*** (3 stars out of 5)
Dashing pirate Han Solo, betrayed by a friend, has been frozen in corbomite for hired goon Boba Fett to deliver to gangster Jabba the Hutt in punishment for an old debt, when suddenly...
Oh, sorry. CORBOMITE. Right. Back when Yeoman Rand was still newly assigned, the ship is trapped by a brightly coloured, hypnotically swirling, gelatinous cube. When they try to pull away, it lashes out with increasingly dangerous radiation until they are forced to destroy the thing in self-defense.
Kirk figures their reaction time was slow and starts the bridge crew running drills. He wants to turn 94% efficiency into 100%. McCoy thinks he's riding the new navigator Bailey pretty hard. (If this is Gary Mitchell's replacement, no wonder the guy's scared.)
McCoy makes Kirk eat a salad. The Captain reacts the way I often do to vegetables. "What the devil is this? Green leaves?"
It's fair to say everybody's a little on edge. This only gets worse when the mile-wide flagship Fesarius of the First Federation (WAY above Enterprise's power class) pops up.
The alien Commander Balok declares them savage and hostile for having destroyed a poor, helpless warning buoy. He ignores their attempts to explain and starts a countdown to their annihilation.
(Helpfully, the CGI boffins corrected the chronometer throughout, matching it correctly with the dialog in exactly the way it hadn't been originally. Call me a hyper-nerd, but I think this sort of thing is the best use of everyone's time. Cheers.)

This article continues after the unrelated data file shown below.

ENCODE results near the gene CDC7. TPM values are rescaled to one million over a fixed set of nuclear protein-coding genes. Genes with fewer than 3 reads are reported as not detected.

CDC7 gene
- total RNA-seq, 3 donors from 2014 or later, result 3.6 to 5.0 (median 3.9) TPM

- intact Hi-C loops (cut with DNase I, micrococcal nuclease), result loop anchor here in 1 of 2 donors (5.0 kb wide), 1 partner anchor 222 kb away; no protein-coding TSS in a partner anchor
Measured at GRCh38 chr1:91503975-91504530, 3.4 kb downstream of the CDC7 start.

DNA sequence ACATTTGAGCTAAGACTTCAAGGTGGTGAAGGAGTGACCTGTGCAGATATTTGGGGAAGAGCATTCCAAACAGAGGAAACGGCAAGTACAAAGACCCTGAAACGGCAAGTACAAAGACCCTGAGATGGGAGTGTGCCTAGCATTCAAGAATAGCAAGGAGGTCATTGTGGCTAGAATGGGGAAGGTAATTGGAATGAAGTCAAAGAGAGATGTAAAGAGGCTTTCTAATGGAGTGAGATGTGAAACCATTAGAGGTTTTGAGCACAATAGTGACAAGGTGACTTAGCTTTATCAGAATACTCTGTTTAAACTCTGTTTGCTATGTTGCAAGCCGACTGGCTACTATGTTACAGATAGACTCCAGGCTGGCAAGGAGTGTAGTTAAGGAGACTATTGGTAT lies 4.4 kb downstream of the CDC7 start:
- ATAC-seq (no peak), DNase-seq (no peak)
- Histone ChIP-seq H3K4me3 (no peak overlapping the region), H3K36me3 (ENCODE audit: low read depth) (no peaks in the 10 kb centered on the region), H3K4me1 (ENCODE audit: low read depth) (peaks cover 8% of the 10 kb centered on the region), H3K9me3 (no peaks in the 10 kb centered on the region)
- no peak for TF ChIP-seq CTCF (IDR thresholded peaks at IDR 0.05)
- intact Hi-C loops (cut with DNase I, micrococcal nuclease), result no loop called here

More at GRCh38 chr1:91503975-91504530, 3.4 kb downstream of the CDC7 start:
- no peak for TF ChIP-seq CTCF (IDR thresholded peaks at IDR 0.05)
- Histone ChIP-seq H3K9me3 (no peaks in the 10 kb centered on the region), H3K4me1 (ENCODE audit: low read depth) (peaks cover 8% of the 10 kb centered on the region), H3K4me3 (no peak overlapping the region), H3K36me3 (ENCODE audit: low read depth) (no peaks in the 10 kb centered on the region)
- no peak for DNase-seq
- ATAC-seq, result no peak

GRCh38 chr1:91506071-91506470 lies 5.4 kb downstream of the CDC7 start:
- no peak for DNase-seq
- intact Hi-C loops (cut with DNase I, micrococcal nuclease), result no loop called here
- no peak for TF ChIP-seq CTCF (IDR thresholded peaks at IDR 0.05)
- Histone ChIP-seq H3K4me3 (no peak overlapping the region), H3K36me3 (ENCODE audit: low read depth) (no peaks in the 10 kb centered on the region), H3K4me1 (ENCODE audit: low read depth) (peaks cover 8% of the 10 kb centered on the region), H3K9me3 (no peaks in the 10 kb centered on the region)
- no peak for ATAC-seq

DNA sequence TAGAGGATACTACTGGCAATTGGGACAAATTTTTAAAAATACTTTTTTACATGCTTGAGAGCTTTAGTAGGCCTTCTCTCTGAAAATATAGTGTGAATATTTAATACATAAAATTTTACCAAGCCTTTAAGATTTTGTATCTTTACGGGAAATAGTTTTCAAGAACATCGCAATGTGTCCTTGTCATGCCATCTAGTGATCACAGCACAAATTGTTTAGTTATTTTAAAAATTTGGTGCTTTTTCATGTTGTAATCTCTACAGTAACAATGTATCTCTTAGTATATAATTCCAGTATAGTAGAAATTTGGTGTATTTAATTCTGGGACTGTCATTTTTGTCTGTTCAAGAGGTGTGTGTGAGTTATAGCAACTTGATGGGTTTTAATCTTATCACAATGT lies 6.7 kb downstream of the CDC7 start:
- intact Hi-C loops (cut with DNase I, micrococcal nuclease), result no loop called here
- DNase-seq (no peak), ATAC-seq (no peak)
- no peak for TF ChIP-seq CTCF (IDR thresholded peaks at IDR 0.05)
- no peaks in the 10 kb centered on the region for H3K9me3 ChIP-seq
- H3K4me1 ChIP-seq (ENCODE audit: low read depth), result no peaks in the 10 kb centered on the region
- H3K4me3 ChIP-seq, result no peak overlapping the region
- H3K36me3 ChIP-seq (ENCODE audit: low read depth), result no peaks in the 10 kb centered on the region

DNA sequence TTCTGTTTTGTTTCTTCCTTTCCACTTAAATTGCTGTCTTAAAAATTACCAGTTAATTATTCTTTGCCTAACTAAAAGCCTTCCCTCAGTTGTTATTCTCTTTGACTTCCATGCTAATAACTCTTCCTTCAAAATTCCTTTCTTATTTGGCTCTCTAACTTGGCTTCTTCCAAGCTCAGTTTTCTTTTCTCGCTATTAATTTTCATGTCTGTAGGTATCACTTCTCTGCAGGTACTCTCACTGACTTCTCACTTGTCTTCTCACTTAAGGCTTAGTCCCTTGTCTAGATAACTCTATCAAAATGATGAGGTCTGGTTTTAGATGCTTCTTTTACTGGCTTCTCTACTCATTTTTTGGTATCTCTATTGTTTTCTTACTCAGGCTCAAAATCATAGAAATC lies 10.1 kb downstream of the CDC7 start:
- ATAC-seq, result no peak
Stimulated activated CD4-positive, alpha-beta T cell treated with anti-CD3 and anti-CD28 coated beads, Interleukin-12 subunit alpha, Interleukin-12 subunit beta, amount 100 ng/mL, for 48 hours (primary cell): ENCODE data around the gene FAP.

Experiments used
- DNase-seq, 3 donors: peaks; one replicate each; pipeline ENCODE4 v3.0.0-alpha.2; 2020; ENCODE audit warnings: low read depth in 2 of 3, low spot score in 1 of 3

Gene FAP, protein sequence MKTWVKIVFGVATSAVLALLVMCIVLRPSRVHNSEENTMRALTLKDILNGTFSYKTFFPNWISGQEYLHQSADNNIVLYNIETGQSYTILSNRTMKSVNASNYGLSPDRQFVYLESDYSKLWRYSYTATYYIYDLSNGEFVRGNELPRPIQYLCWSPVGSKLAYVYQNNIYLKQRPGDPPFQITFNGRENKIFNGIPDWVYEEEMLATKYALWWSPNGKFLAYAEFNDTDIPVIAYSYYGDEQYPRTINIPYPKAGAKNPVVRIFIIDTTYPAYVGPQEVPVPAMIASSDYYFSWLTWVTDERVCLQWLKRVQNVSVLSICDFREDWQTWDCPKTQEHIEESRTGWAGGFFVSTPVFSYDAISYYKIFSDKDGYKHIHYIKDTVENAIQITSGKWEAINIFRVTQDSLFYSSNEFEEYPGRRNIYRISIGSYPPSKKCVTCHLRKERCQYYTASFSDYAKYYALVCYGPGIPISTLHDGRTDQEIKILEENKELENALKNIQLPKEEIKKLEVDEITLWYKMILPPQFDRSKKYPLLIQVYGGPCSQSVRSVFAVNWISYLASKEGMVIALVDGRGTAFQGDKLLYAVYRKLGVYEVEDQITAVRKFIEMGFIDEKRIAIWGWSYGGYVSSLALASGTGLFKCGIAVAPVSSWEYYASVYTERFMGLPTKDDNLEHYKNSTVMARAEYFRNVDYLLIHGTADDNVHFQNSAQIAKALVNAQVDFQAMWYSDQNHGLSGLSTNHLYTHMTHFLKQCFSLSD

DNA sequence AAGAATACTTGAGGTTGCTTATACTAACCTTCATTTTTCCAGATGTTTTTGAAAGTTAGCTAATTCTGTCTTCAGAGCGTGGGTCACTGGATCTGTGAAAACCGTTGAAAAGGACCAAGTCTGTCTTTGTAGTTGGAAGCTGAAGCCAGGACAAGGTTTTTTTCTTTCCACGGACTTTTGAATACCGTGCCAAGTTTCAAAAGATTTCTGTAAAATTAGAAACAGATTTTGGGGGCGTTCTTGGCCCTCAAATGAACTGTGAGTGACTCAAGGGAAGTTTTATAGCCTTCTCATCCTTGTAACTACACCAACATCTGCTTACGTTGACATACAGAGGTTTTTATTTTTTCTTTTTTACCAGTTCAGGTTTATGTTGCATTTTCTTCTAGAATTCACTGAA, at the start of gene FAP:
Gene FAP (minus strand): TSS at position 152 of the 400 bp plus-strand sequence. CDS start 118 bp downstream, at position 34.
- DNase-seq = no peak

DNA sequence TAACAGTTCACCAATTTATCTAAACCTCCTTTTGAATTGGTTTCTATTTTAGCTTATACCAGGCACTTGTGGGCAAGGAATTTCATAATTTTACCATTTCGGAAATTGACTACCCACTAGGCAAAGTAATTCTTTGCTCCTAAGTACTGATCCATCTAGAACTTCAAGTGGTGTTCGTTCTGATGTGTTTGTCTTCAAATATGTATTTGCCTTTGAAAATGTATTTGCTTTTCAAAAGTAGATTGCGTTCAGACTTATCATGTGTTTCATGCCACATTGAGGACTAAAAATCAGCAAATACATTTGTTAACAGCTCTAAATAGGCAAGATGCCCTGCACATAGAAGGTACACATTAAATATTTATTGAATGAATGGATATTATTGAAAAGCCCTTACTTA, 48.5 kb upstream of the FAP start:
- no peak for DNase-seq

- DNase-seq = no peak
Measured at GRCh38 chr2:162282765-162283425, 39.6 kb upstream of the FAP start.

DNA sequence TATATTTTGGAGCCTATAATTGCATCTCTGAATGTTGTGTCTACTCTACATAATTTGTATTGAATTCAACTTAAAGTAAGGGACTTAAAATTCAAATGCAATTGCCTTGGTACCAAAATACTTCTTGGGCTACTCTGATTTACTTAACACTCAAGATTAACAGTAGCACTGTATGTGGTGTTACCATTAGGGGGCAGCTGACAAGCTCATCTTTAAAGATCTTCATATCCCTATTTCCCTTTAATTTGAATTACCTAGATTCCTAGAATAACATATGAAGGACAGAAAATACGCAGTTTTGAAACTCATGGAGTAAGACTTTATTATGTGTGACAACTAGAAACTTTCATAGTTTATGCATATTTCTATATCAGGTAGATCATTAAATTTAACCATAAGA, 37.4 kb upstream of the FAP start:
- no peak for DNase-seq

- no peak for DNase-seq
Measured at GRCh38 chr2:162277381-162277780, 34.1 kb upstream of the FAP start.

Captain Kirk continues to affirm a desire for friendship and understanding and Balok keeps ignoring him and verbally posturing. Navigator Bailey has a meltdown around the 10 minute mark, jumping around and calling everybody ROBOTS! until he has to be escorted out. Even the seasoned crew are tetchy: McCoy calls Sulu's countdown annoying, Kirk calls McCoy's philosophy quaint, and Scotty casts aspersions on Spock's sainted mother.
Kirk decides Balok is bluffing... and bluffs back. Kirk "warns" the menace that when is Enterprise is destroyed, the (fictional) corbomite they carry will reflect the energy back with equal force and kack the guy what brung it!
This works. The countdown ends. Resourceful Janice Rand heats coffee with a hand phaser since the power is out. Balok drags the ship around on a tractor beam for a awhile (I guess he knew the episode needed padding), the Enterprise yanks back, and in the ensuing tug-of-war Balok's ship has a seeming overload. He calls for help.
When they beam over they find it's all been a test. A smokescreen. Balok is not the puppet they've seen, he's the FAR MORE MENACING child Clint Howard with adult Walter Edmiston's voice. He breaks out the booze and explains. He wanted to gauge how honestly peaceful they were because... you guessed it: he's LONELY. Wants conversation. An exchange of information.
That's what our guys are out there for, after all. So Kirk makes Bailey their ambassador and all ends well.
Sure. Because Bailey seems like the sort of level-headed guy you want on a First Contact mission, especially with a powerful, mercurial prankster who makes radioactive death threats. Maybe that's why the First Federation never reappears... Bailey and Balok died the next day in a drunken airlock prank that got out of control.
I guess it's true what they say: it gets harder to make friends as you get older.
Best line: Doctor McCoy's "What am I? A doctor or a moon shuttle conductor? If I jumped every time a light came on around here I'd start talking to myself."